So there we were, a host of nations and their picnics, sat in orderly rows in orderly stands, munching sandwiches and biscuits and swigging cups of tea, watching the greatest athletes of our time strut their stuff.
Behind us a Babel gaggle of languages prattled happily away. Suddenly my husband hollered at the top of his most football-fan voice “Come on, Netherlands!”
“Yes, that’s right.” grinned a pair just behind us in neon orange skin-tight body suits with Dutch accents. “Come on, Netherlands!”
The Dutch boat was lagging. Phil has an impeccable sense of international etiquette.
So then everyone starts cheering the Dutch along, and they didn’t win, but they made a fine fist of it.
The Thames strolls by Eton Dorney lake, which was created by Eton College as a still water practise lake, and a Thames ferry forms part of the flotilla of transport options for those travelling from Windsor to the Olympic Games.
And round the lake are white tents: the lake is tented.
That word dates back to the sixteenth century. Way back in its etymological ancestry lies the middle English tenten, which comes from the French attente. It means to wait on; to attend.
Because just as with the Olympics, tents have been an integral part of ‘waiting on’ other countries for centuries.
What is more, they were tents shaped very like the ones designed for hospitality of nations at Dorney. Where had I seen tents like that before, I puzzled?
Get on that Olympic ferry, and pay the ferryman enough, and he might just take you the fifteen minute journey to Runnymede.
Ah, King John, King John. I cannot think he was thrilled to walk into his tent in June 1215, on the banks of the Thames. He had bungled: lost the Barons their lands in France and squabbled with Pope Innocent III. But the barons could not spare him because there was no apparent successor to take his place, and vacuums were notoriously hazardous in those far-off days.
Days before he walked into his tent at Runnymede, they had marched into London and strong-armed him into agreeing to the Articles of the Barons.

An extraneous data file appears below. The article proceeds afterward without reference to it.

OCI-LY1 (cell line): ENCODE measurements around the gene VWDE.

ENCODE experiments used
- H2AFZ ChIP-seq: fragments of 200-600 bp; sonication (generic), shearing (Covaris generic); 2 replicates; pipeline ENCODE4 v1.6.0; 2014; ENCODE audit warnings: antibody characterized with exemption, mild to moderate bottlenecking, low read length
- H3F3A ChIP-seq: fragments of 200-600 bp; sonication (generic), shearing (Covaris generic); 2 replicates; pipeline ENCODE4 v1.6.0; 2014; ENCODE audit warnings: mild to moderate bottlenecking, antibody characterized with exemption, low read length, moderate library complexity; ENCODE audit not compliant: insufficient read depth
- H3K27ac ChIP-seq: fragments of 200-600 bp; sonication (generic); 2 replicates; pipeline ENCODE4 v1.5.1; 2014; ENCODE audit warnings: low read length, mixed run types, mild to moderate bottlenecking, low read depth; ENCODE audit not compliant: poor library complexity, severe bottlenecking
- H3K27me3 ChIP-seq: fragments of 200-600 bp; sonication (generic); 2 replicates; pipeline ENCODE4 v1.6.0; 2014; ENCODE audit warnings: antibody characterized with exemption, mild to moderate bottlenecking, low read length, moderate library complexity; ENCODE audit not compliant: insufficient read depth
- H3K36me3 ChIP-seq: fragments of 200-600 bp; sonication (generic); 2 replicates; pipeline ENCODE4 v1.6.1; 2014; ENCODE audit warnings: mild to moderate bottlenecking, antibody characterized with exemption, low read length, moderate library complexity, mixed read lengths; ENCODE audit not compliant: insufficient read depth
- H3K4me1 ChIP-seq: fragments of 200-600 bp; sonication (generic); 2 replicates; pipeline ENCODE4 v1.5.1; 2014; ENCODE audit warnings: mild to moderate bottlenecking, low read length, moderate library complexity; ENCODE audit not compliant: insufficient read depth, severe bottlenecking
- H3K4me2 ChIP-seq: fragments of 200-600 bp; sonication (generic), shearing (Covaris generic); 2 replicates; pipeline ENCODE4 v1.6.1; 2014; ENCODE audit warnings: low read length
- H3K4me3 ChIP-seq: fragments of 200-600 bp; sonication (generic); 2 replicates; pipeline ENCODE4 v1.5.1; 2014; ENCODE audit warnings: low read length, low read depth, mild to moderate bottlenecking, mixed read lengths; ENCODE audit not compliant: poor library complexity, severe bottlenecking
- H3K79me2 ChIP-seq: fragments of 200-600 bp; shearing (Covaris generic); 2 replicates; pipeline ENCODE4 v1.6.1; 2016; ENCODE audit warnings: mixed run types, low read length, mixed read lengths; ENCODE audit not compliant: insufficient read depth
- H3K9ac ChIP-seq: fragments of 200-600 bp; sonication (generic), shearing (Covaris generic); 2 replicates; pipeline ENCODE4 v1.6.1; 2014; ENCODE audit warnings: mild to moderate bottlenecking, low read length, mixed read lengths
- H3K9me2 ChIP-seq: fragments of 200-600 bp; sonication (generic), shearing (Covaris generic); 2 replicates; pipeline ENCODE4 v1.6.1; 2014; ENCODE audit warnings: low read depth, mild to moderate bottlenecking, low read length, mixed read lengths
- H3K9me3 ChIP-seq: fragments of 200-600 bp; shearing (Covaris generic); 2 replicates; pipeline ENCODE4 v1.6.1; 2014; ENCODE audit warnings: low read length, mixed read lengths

Runnymede was a coup for the barons.
But that isn’t where those tented images came from.
No: they came from an English king who did not tolerate being told what to do at all.
June 1520. And Cardinal Wolsey had a bright idea.
Relations with European states were looking shaky to say the least. There were two emerging superpowers: that of the Holy Roman Emperor Charles V, and then there were the French under Francis I.
So Wolsey had everyone sail over to Calais, and troop about ten miles to a lovely little valley in Balinghem, and pitch tents of unparalleled splendour. Henry VIII’s tent, shaped much like the Olympic hospitality tents, was reputedly spun with silk and gold thread.
The splendour of the delegation – with 500 horsemen and 3,000 footsoldiers – may have stroked Henry’s ego, but the outcome of the athletics ‘friendly’ between the two monarchs did not.
Picture source here
For after the banqueting and dancing there was jousting. And Henry lost to Francis consistently.
The English king resorted to putting in a substitute. The Earl of Devonshire fared better. The French king lost three lances while the Earl lost two and managed to break the French king’s nose.
The English went home and declared war on the French shortly afterwards, drawn in by a pact with Charles V.
So, that worked well.
Today our tented lake is surrounded by excitement and goodwill. Diplomacy is a sideline: excellence in athletics the main focus. Those swathed tents of the past are just ghosts, and the Ancient Greek idea of truce has come full circle.
Our only adversary is the rain.
32 thoughts on “A Tented Olympics”
How wonderful, an outing to watch the best.
I do love how brave the Dutch are in those orange outfits. We loved them like that during the Soccer World Cup in 2010 here, but it was a bit colder so they tended towards better cover-up stuff, though still Orange.
You can spot them a mile away in the crowd, Sidey!
They are definitely visible, and usually so cheerful with it. The orange seems to lift all inhibitions